Earlier chapters have shown that women on Wall Street usually did worse than men because of subtle discrimination in account assignment and performance evaluations, a masculine culture, and family-related pressures. But 27 percent of the women were highly successful in their first five to seven years on Wall Street.¹ These women’s 1997 compensation ranged from $415,000 to $750,000, with an average of $588,750.² Their cases challenge beliefs that gender is destiny and shed light on the prospects for gender equality in high-intensity jobs. Like many men, these highly successful women encountered expanding career opportunities in the 1990s bull market. The...

  13. Chapter 9 THE MYTH OF MERITOCRACY: Gender and Performance-Based Pay
    (pp. 179-196)

    As chapter 8 revealed, some women succeeded on Wall Street despite the subtle discrimination and prevalent workaholism. Some might think that the existence of successful women supports the notion of a Wall Street meritocracy and therefore that less successful women deserved lower pay because they made personal choices that derailed their careers. But merit alone cannot explain the differences in men’s and women’s career trajectories.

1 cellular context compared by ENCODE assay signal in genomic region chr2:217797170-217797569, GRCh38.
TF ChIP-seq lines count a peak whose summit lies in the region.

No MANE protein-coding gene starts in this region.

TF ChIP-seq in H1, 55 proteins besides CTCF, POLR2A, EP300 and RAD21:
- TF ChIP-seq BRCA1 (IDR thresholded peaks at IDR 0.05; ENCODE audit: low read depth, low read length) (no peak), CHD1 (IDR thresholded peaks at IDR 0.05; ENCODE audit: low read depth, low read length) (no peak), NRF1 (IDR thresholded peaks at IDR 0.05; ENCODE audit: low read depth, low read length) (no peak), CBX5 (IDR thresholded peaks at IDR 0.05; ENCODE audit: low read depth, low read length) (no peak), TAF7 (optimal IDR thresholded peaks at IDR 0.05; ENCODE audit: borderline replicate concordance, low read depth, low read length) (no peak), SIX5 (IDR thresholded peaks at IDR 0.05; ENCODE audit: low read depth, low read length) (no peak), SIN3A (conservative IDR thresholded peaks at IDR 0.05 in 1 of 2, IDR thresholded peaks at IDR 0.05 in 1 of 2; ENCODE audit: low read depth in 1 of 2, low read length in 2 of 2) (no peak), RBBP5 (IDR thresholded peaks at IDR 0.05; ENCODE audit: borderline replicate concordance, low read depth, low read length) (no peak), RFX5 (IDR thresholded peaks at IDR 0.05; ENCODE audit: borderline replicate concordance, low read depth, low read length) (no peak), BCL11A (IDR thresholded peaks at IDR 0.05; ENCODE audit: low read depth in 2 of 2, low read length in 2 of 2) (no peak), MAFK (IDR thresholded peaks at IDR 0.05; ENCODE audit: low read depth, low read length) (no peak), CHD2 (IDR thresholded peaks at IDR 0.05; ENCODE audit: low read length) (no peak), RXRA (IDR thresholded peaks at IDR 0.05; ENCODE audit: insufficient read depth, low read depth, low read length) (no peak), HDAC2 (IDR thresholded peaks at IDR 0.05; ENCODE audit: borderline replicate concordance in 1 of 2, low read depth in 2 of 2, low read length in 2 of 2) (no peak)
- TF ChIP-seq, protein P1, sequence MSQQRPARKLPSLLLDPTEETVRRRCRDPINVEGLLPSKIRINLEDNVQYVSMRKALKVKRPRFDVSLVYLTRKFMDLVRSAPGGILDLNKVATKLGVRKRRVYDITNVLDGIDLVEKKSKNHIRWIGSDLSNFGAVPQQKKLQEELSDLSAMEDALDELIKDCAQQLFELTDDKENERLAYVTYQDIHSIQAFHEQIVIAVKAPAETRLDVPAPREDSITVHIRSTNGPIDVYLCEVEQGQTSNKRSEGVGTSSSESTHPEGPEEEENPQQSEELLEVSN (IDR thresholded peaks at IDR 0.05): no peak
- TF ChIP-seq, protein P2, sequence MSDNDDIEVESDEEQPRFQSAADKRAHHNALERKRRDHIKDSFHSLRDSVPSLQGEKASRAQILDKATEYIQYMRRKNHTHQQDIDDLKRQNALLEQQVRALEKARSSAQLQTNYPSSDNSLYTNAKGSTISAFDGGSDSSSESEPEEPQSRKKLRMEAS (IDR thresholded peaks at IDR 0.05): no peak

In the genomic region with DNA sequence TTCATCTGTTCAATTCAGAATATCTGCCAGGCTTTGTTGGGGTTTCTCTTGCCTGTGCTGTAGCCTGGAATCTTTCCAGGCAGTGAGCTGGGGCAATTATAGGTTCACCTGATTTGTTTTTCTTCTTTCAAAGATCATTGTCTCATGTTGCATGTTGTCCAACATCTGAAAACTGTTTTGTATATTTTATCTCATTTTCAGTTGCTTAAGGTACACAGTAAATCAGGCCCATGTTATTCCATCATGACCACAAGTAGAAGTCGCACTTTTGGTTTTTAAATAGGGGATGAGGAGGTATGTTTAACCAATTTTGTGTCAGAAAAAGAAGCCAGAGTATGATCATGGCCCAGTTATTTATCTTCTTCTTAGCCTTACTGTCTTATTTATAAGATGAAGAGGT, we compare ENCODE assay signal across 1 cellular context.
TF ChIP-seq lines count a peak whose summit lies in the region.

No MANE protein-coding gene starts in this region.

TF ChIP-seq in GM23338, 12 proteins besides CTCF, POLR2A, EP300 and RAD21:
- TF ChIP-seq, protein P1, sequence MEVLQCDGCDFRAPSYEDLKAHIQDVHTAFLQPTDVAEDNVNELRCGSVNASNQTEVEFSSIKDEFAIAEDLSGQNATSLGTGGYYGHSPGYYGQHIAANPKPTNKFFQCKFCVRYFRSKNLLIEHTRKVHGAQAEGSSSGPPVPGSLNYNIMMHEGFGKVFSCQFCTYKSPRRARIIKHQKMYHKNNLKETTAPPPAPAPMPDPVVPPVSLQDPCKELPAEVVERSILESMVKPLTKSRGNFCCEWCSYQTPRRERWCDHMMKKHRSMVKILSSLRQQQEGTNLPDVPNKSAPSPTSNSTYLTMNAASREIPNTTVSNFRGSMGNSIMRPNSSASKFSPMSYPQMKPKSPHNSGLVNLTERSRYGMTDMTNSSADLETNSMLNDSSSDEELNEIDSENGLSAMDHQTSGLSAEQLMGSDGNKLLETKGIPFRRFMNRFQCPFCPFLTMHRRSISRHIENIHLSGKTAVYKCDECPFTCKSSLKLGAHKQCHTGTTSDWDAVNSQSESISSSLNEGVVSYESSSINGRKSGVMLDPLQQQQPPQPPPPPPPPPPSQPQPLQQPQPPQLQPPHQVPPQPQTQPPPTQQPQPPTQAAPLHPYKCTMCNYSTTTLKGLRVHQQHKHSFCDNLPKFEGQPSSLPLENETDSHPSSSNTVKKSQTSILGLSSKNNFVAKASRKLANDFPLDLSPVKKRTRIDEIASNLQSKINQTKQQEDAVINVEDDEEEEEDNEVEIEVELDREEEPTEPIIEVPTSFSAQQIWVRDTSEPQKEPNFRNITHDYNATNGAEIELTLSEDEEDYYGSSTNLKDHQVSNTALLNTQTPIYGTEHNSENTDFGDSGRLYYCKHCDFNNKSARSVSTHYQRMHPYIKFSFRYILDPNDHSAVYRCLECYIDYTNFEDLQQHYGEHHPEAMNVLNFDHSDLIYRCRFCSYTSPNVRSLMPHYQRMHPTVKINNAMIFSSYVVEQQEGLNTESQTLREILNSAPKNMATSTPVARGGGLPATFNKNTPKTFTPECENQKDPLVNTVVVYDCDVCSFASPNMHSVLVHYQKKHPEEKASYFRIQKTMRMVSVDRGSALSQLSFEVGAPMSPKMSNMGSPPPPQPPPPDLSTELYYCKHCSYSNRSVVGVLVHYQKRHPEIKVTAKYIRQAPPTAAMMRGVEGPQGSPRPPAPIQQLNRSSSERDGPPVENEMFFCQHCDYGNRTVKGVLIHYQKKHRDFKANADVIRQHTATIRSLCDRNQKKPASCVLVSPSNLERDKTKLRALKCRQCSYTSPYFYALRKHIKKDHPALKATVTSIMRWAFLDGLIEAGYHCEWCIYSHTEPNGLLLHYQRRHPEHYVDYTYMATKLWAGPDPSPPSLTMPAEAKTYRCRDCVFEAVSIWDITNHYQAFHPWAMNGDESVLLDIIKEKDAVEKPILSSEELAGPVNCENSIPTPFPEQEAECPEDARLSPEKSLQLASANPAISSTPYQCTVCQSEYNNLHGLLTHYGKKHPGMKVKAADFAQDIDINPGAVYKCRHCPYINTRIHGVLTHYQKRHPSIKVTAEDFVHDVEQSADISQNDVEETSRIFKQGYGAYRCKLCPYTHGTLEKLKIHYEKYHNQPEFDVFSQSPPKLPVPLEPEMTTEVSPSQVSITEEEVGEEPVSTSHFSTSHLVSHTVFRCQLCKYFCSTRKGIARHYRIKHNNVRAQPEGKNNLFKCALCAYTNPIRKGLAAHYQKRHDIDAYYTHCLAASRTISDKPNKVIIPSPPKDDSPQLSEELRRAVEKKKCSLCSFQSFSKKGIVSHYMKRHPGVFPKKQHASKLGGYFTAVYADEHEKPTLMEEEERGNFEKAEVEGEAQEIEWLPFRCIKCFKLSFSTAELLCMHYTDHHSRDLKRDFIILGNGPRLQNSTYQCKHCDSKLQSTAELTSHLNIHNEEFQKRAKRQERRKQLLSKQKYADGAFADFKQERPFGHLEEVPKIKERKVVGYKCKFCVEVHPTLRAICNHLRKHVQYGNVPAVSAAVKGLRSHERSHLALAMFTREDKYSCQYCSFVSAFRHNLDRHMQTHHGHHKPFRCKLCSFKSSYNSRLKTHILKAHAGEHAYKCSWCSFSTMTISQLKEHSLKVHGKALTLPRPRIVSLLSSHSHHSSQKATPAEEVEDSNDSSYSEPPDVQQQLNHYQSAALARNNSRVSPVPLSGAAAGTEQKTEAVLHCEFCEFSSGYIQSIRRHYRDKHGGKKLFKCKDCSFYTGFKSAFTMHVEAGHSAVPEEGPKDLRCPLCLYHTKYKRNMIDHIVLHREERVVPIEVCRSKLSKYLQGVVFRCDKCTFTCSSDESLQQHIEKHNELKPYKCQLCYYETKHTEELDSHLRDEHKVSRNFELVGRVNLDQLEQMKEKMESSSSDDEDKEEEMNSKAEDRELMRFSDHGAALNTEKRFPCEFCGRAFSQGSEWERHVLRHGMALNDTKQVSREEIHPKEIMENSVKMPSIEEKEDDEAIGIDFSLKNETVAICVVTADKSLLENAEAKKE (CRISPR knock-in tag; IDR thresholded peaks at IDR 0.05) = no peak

The fact remains that women who were equal to their male counterparts as a group made less money. This is even more surprising given that Wall Street firms compete for the most talented individuals; this...

  14. Appendix A METHODOLOGY
    (pp. 197-204)
  15. Appendix B QUANTITATIVE MEASURES AND MODELS
    (pp. 205-212)
  16. Appendix C INTERVIEW SCHEDULE
    (pp. 213-236)
  17. Notes
    (pp. 237-252)
  18. References
    (pp. 253-264)
  19. Index
    (pp. 265-269)